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Woman fired for selling Girl Scout cookies at work

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#16 SupportGeek

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Posted 21 March 2013 - 14:11

Thankfully, this situation (if it in fact unfolded as the article says it did) is illegal here in Canada.


The article notes that she was terminated for violating the company policy on solicitation, company policy is certainly on her employment agreement form that she signed and would be filed with HR when she was hired.
That would certainly make her dismissal with no warnings legal, even in Canada.

Also to anyone who suggests the CHILD should sell the cookies - please just stop with your high and mighty attitude


Its pretty clear that Girl Scouts think the cookies should be sold by the Scout, or does the COO of Girl Scouts of America also have a "high and mighty attitude" when she says the sales should be lead by the girls.


#17 Geoffrey B.

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Posted 21 March 2013 - 14:19

I have 2 problems with this, 1) she was never properly warned that what she was doing was not approved. and 2) Why don't kids sell Girl scout cookies anymore. I never see a Kid selling them, just parents.

#18 Charisma

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Posted 21 March 2013 - 14:25

Nowhere in this article does it say the girl wasn't selling her own cookies, just that her mother was also. A lady here does the same thing, sells some to us (because hello, we want them) but her daughter still does it herself as well.

This is just silly >.<

#19 Icanect C

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Posted 21 March 2013 - 15:52

The article notes that she was terminated for violating the company policy on solicitation, company policy is certainly on her employment agreement form that she signed and would be filed with HR when she was hired.
That would certainly make her dismissal with no warnings legal, even in Canada.



Its pretty clear that Girl Scouts think the cookies should be sold by the Scout, or does the COO of Girl Scouts of America also have a "high and mighty attitude" when she says the sales should be lead by the girls.


You make a statement in the name of Girl Scouts of America - "Its pretty clear that Girl Scouts think the cookies should be sold by the Scout". According to the Girl Scouts of America's own FAQ - "Who can sell Girl Scout Cookies? All girl members may participate in the Girl Scout Cookie Program. Although parents and Girl Scout adults may assist girls, it is the girl who makes the sale, sets learning and sales goals, and learns the entrepreneurial skills that are part of the program. Participation in the Girl Scout Cookie Program is voluntary."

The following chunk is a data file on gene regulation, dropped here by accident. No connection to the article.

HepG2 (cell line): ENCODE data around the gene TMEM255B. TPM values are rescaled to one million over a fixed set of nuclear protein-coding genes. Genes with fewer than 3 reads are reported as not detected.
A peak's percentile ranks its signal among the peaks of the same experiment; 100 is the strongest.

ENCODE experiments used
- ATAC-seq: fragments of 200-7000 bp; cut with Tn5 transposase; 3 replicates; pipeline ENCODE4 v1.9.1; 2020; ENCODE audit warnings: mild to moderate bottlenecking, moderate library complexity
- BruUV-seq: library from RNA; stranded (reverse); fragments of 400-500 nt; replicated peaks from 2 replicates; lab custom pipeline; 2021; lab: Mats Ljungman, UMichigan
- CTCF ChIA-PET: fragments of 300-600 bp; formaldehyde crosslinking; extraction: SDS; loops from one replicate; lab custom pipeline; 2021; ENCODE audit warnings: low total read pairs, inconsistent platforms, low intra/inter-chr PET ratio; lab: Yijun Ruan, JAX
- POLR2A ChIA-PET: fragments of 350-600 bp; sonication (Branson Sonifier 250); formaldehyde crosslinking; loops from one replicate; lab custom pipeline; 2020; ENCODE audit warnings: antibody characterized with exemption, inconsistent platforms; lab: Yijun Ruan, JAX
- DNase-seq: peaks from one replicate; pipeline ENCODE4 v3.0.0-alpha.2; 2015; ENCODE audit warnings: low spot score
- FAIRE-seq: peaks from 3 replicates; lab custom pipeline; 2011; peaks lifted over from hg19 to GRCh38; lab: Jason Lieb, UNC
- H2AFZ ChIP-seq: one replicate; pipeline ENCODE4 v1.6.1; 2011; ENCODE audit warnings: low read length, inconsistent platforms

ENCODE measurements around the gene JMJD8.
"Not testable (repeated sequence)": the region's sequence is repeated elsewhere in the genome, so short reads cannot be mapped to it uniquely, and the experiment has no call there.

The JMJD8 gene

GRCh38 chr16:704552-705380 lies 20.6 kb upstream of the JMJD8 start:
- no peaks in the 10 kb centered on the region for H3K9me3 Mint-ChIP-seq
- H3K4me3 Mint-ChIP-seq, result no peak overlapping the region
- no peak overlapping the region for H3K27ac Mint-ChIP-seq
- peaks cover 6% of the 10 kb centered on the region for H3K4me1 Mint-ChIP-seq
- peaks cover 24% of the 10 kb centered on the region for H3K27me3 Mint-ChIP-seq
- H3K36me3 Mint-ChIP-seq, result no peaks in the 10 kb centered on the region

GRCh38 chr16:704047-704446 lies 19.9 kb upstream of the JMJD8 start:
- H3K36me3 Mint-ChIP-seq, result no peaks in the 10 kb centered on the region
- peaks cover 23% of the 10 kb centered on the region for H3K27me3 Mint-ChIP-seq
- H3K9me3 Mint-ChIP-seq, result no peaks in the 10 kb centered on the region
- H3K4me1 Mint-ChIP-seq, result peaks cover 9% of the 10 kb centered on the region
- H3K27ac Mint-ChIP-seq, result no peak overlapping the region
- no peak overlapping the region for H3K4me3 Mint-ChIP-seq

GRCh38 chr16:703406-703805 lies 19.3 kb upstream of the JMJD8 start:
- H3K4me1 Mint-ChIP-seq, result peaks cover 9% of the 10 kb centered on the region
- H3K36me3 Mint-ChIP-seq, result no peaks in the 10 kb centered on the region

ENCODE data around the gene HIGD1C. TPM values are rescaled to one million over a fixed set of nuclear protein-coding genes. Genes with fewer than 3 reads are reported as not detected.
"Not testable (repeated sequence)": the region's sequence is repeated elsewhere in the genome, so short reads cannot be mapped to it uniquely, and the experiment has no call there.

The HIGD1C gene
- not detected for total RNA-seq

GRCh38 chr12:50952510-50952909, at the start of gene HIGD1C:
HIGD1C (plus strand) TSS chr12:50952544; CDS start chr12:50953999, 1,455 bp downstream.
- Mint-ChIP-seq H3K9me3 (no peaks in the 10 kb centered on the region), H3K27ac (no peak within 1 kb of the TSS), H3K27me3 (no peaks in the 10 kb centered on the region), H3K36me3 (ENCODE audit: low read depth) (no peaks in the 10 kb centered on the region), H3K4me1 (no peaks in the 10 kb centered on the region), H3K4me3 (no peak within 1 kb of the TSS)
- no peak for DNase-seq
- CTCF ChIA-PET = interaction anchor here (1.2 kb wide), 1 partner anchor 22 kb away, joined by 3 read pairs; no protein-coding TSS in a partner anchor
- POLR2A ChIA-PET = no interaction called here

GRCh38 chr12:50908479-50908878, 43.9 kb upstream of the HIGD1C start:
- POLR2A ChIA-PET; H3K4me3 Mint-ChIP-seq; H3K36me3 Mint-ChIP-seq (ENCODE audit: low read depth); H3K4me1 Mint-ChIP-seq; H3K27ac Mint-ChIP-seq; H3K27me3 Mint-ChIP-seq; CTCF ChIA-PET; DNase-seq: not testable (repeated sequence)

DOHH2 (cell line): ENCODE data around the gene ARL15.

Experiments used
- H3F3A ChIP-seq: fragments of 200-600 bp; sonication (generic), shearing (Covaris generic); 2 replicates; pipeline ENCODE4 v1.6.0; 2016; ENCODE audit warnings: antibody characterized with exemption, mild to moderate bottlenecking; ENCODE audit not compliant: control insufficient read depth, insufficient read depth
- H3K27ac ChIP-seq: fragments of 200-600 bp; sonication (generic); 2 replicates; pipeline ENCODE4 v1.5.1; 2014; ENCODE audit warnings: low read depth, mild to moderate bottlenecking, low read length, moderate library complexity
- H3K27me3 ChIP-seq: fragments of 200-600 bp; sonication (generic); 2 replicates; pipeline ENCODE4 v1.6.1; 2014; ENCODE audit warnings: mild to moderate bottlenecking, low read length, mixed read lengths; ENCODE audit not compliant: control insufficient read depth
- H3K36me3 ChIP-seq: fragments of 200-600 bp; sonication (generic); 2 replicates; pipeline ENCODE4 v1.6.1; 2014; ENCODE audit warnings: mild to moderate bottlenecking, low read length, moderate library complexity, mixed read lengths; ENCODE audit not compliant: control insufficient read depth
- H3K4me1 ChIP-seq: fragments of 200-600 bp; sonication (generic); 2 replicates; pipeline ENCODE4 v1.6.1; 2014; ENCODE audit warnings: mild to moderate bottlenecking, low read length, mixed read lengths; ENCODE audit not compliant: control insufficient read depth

That supports your statement that the GIrl Scouts of America intend to have the cookies sold by the scout. Fair. and I agree that the child should be the primary here. However, it is well known in many locations across America parents take Girl Scout cookies to work to help their child - and I don't see anything wrong with that, either. Nothing higher and mighty about that. However, for anyone to suggest that ONLY a child should sell cookies and think is unfathomable that a parent has the inclination to help their child sell cookies - is higher than thou attitude. Let's be real you are judging this women for helping her daughter sell cookies for the girl scouts- this is hardly the first time this has been done. I could see if she was forcing cookies down everyone throats; or bringing in cookies on flat bed trucks but she wasn't. So stop judging this woman and keep your unrealistic opinions to yourself.

My opinion is even if a company has a soliciation policy - parents should still be able to sell girl scout cookies. I think we can all agree (though maybe not) that Girl Scout cookies is not exactly a soliciation nor would it's business be affected, that is sheer pettyness on the employers part and again I am thankful I do not work for such idiots. As I am sure the executives of that company bring boy/girl scout cookies into headquarters for their own kids - but hey let's not talk about that.

#20 nekkidtruth

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Posted 21 March 2013 - 19:38

The article notes that she was terminated for violating the company policy on solicitation, company policy is certainly on her employment agreement form that she signed and would be filed with HR when she was hired.
That would certainly make her dismissal with no warnings legal, even in Canada.


Incorrect. If she wasn't aware that she was violating company policy (and the fact that she did this not one, not two but three years in a row without consequence indicates she wasn't aware) they would be required by law to at least provide a written warning before termination. You're simply assuming she signed off on some piece of paper that said "I will not sell Girl Guide Cookies". There's a reason labour laws exist. If we're going to assume so much about this situation, let's assume she was an outstanding employee. She never missed a single shift in 12 years and was never late. Is it still reasonable to fire her without warning?

#21 Growled

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Posted 22 March 2013 - 00:41

This is just silly >.<


I'm wondering if we have the whole story here. Maybe there was another reason they wanted to get rid of her and just used the cookies as an excuse.



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